Author Topic: A Background Structure  (Read 1587 times)


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Re: A Background Structure
« Reply #15 on: November 13, 2017, 09:01:02 AM »
Thanks Guys!

Sorry this thread is a bit fallow - I'm a bad modeler in that I skip around a lot.  :o  As I state at the beginning this thread the structure is part of a 7-foot background town scene on a switching layout I'm building. I move from one thing to the next  sort of building up layers of detail as I go.

Doesn't look much different...

I did get the side walls done.  ???

In answer to your question Rich (aka Pennman), no I did not brace the chipboard. I figured since the chipboard was about a tenth of an inch thick, and I was using wood for the framing, I'd be okay. But no...

There's a slight bow in the walls. :P I've got them under weights to flatten them out a bit. Then I'll brace the darn things. So yeah you probably want to brace your project.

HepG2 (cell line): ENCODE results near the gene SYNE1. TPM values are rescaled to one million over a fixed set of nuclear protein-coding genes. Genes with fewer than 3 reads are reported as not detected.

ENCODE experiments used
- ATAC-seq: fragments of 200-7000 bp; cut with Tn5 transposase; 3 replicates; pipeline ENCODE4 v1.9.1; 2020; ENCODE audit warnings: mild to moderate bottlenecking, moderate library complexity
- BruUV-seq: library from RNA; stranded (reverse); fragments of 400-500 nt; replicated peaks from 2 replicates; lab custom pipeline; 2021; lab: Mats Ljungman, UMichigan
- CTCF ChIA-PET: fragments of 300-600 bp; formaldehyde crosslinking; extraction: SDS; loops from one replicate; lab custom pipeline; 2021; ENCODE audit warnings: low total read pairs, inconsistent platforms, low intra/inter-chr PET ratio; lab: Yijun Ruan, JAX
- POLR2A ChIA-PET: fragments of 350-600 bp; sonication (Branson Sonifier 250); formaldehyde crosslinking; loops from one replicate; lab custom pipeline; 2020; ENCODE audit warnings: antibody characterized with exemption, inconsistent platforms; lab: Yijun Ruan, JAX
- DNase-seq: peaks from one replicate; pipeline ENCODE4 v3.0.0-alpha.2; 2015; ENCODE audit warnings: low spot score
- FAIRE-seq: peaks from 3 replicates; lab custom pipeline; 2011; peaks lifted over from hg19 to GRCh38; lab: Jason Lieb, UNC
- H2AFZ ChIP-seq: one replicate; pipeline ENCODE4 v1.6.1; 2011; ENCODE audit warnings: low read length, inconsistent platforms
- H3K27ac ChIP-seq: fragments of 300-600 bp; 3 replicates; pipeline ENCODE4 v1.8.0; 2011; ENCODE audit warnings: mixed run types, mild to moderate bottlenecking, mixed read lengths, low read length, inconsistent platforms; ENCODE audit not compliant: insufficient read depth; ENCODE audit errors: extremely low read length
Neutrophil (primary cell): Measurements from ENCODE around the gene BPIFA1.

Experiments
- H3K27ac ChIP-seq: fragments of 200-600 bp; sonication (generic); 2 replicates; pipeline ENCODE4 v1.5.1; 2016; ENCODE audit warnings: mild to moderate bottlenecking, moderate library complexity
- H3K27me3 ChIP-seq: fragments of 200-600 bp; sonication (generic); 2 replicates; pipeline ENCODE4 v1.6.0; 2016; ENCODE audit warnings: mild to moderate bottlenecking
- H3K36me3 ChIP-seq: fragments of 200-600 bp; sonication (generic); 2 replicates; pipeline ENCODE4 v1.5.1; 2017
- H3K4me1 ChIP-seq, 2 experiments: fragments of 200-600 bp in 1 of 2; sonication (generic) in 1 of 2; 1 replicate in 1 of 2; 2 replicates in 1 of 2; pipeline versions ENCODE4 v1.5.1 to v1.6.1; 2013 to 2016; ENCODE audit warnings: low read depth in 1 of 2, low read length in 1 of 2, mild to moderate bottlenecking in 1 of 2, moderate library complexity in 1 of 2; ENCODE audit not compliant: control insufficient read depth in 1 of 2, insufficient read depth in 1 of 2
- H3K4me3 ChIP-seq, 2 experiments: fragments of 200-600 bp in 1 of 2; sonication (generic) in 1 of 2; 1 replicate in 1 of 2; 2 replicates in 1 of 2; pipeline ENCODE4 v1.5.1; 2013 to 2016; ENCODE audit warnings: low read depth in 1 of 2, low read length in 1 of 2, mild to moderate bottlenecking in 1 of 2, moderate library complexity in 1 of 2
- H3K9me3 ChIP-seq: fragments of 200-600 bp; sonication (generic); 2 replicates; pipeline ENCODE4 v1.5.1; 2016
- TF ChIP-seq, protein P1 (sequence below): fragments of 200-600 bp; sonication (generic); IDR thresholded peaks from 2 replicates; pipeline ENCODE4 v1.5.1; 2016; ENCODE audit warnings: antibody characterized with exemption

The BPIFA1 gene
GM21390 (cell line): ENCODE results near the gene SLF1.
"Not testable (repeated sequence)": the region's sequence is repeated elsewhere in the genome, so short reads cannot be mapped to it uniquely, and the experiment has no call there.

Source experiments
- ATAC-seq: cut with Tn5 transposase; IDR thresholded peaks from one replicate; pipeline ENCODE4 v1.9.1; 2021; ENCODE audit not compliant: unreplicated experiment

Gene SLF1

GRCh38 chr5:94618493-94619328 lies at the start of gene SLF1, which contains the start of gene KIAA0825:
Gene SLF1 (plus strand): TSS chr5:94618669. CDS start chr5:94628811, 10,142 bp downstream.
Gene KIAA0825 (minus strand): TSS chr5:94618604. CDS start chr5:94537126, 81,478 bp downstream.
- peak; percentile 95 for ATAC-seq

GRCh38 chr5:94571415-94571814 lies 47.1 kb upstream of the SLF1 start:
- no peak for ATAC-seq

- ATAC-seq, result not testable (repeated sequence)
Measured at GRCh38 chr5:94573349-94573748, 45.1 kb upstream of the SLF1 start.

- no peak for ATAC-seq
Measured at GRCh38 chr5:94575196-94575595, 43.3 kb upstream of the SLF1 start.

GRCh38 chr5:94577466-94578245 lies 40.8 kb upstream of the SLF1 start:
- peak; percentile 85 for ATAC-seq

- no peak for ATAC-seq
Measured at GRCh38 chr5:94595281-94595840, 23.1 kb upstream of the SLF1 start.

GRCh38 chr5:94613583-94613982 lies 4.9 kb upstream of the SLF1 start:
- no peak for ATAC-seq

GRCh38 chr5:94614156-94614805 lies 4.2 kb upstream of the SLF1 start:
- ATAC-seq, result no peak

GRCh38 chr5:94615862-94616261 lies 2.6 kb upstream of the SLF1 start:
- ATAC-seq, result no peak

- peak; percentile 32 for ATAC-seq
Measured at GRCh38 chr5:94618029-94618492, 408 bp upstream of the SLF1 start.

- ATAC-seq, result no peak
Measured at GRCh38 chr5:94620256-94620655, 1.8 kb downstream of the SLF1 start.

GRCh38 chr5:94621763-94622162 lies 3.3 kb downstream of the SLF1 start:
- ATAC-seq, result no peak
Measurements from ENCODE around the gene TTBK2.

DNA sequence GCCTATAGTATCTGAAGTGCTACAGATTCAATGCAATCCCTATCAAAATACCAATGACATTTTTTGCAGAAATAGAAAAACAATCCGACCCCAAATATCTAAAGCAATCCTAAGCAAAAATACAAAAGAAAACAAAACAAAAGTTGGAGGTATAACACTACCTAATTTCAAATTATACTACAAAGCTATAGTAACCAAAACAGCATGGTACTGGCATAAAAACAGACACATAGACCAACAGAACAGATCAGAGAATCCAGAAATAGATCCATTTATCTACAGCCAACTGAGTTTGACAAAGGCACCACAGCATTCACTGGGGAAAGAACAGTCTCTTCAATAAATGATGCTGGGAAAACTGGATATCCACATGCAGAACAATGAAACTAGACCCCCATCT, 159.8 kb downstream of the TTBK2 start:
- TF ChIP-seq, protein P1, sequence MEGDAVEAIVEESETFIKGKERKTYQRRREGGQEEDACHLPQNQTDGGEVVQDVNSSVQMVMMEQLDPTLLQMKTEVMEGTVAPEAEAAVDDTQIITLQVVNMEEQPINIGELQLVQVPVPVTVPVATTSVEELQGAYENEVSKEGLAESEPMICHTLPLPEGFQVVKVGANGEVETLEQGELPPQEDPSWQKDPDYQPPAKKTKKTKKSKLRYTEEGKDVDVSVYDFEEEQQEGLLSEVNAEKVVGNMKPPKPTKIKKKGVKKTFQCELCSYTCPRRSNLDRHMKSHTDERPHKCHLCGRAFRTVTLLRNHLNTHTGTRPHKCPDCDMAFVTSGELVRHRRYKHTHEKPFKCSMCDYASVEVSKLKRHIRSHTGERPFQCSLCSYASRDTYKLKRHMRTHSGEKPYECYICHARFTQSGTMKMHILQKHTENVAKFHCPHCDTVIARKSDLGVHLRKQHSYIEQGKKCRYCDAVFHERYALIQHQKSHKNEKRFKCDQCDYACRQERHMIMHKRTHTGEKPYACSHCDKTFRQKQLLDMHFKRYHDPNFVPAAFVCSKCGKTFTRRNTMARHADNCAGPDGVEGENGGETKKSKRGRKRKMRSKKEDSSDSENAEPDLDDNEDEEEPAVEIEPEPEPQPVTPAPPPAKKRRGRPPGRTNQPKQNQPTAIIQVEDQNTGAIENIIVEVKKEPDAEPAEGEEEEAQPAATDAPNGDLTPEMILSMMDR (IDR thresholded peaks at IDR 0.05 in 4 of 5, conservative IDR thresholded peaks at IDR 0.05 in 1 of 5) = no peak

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Re: A Background Structure
« Reply #16 on: November 13, 2017, 10:19:04 AM »
Thanks for your reply. I do brace most of my projects for the purpose you mentioned. With applying A& I to walls it matters the most as in the amount of wetness to wood, common sense.
Most of you guys weather your wood before beginning to build, but on some occasions I build first, then apply the weathering. It is determined by what I'm weathering with.  If it's pan pastels, it doesn't matter. If I use Hunterline stains it usually doesn't warp. I have been using chip board on the interior of hydrocal walls lately and there's no need to brace with wood at all. The chip board acts as it's own bracing.
Just my $.02


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